SpaceX Will Launch Its 1st Flight for Inmarsat Tonight: Watch It Live

The SpaceX Falcon 9 rocket that will launch the Inmarsat 5-F4 communications satellite is test fired at Pad 39A of NASA's Kennedy Space Center in Cape Canaveral, Florida ahead of its May 15, 2017 launch.
The SpaceX Falcon 9 rocket that will launch the Inmarsat 5-F4 communications satellite is test fired at Pad 39A of NASA's Kennedy Space Center in Cape Canaveral, Florida ahead of its May 15, 2017 launch. (Image credit: SpaceX)

CAPE CANAVERAL, Fla. - A SpaceX Falcon 9 rocket will launch a hefty communications satellite into orbit tonight (May 15) for London-based Inmarsat, a new customer for Elon Musk's launch company.

Liftoff of the Boeing-built Inmarsat-5 F4 satellite is scheduled for 7:21 p.m. EDT (2321 GMT) from Pad 39A at NASA Kennedy Space Center in Florida. You can watch the launch live here, courtesy of SpaceX's YouTube webcast, beginning at about 7:06 p.m. EDT (2306 GMT).

Getting the satellite, which weighs about 13,500 lbs. (6,100 kg), into its intended orbit will not leave the Falcon 9 first-stage with enough fuel to attempt a landing, either on a drone barge or on the ground, SpaceX representatives said.

Inmarsat-5 F4 initially was slated to launch aboard SpaceX's larger Falcon Heavy booster, which will use three Falcon 9 first-stages as a core vehicle. The Falcon Heavy is now expected to debut before the end of the year, SpaceX representatives said.

The Inmarsat-5 F4 satellite is seen during launch preparations. The satellite is the first to be launched by SpaceX for Inmarsat. (Image credit: Inmarsat)

For tonight's launch, the Falcon 9 is expected to deliver Inmarsat-5 F4 into an initial parking orbit from where it can maneuver into an operational perch 22,236 miles (35,785 km) above Earth. The satellite is the fourth and final member of Inmarsat’s $1.6 billion Global Xpress constellation, which provides broadband communications for ships, airplanes and ground stations worldwide.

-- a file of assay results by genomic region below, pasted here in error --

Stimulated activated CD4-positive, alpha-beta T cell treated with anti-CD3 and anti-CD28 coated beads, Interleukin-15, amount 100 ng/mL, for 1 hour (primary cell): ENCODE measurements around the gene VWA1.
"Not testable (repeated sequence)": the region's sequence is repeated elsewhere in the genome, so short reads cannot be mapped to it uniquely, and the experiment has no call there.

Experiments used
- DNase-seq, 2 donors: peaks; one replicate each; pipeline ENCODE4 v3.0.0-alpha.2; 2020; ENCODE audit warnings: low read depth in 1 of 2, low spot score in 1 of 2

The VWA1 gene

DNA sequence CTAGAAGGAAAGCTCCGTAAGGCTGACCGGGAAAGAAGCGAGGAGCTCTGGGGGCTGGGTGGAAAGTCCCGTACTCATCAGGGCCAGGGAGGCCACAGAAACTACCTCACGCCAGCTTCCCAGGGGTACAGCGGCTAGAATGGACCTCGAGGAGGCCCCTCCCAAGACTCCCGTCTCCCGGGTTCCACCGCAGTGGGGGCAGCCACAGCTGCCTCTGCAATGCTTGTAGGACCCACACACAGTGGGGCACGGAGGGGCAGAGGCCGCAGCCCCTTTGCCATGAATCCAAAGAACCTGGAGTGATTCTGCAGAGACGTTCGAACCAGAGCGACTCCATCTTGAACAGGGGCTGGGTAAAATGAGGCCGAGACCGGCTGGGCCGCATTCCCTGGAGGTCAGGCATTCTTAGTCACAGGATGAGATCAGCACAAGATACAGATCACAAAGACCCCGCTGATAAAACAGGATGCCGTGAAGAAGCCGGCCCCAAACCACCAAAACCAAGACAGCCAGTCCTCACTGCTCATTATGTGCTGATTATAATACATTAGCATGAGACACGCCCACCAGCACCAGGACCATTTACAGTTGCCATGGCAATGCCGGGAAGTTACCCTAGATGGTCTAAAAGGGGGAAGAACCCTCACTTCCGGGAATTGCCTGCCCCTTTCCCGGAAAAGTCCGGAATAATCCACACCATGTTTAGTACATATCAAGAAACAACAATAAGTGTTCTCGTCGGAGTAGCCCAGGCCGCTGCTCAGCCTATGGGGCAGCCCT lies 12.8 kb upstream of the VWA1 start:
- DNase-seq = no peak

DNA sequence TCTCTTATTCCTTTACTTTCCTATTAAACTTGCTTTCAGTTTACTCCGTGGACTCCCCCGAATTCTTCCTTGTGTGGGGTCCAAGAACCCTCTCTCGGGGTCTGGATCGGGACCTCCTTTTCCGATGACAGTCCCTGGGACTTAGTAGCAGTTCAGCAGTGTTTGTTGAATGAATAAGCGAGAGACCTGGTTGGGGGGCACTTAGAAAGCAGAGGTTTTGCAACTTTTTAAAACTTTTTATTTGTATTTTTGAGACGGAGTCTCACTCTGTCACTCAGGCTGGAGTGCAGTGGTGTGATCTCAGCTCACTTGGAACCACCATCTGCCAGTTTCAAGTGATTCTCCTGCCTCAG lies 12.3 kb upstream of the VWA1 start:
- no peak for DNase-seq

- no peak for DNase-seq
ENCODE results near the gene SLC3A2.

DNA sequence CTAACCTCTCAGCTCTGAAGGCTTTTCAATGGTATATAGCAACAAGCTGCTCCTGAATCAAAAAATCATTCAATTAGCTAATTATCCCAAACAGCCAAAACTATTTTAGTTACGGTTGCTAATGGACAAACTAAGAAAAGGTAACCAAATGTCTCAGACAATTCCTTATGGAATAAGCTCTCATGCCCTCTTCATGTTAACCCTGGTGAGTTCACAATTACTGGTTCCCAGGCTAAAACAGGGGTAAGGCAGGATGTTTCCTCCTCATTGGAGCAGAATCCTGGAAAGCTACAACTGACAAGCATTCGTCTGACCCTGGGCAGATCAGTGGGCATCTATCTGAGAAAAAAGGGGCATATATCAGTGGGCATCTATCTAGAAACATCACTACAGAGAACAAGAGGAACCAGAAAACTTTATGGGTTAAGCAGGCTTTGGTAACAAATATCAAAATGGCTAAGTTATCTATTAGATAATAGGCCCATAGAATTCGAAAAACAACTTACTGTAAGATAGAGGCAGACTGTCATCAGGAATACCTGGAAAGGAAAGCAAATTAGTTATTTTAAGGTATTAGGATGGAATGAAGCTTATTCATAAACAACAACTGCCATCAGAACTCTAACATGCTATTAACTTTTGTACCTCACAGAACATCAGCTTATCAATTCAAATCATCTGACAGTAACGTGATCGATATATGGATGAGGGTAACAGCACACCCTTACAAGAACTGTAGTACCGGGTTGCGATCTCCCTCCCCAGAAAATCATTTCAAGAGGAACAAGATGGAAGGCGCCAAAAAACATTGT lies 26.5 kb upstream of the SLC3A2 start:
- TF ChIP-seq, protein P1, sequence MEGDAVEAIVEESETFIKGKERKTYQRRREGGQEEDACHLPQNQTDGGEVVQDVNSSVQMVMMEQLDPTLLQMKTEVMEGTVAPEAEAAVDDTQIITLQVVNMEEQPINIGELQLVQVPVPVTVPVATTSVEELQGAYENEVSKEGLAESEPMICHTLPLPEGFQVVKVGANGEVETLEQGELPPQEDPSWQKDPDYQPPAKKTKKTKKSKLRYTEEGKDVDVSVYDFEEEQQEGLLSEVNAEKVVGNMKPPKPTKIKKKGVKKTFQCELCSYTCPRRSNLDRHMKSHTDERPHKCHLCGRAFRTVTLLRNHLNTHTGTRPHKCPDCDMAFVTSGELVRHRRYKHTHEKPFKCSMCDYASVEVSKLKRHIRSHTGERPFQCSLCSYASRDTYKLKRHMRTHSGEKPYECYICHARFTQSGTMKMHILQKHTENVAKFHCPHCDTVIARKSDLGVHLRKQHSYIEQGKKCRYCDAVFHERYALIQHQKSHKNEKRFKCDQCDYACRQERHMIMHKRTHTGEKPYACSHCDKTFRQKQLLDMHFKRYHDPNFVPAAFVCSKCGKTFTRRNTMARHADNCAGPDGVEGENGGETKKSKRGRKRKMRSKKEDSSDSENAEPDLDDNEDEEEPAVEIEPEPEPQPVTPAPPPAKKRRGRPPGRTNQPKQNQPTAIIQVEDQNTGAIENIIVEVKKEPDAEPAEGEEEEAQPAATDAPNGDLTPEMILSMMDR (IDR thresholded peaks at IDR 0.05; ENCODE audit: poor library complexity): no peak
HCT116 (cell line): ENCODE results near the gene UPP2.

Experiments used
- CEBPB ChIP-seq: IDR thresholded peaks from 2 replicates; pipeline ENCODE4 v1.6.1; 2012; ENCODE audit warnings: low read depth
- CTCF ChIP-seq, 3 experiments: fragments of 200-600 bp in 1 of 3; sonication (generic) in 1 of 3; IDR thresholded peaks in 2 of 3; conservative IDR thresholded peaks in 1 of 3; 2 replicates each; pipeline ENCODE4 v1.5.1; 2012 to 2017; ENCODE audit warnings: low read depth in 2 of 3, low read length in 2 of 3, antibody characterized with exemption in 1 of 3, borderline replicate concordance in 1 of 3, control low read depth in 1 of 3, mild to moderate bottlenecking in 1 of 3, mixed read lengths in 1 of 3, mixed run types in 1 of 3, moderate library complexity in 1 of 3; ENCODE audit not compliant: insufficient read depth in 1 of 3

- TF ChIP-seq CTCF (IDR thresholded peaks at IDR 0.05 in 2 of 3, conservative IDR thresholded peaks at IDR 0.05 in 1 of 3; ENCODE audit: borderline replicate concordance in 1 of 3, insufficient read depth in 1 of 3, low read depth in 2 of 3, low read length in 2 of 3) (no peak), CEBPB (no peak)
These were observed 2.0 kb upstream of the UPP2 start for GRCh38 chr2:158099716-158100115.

The first three Global Xpress satellites, which launched in December 2013, February 2015 and August 2015 respectively, all flew aboard Russian Proton rockets from the Baikonur Cosmodrome in Kazakhstan.

Inmarsat-5 F4, which is Inmarsat's first launch with SpaceX, had been slated to fly last year, but was delayed by the loss of a Falcon 9 rocket and Spacecom’s AMOS-6 communications satellite during a prelaunch engine test on Sept. 1. The accident heavily damaged SpaceX's primary launch pad at Cape Canaveral Air Force Station in Florida, just south of NASA's spaceport.

Delays after the accident cost SpaceX a second launch with Inmarsat. In December, Inmarsat switched launch of a satellite for the European Aviation Network and Greece's Hellas-Sat onto an Arianespace Ariane 5 booster that is slated to fly in late June.

"Following the delay in SpaceX's launch schedule, Inmarsat and Hellas-Sat took the decision to move the condosat to an Arianespace launch," Inmarsat representatives said in a Dec. 8 press release.

SpaceX's original agreement with Inmarsat, announced in July 2014, also included terms for a possible third mission. Inmarsat in December hired Airbus Defence and Space to build the first two mobile communications satellites for Inmarsat’s sixth-generation fleet.

Tonight's launch will be the sixth of more than 20 missions planned by SpaceX this year and the 34th flight since the Falcon 9 rocket debuted in June 2010.

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Irene Klotz
Contributing Writer

Irene Klotz is a founding member and long-time contributor to She concurrently spent 25 years as a wire service reporter and freelance writer, specializing in space exploration, planetary science, astronomy and the search for life beyond Earth. A graduate of Northwestern University, Irene currently serves as Space Editor for Aviation Week & Space Technology.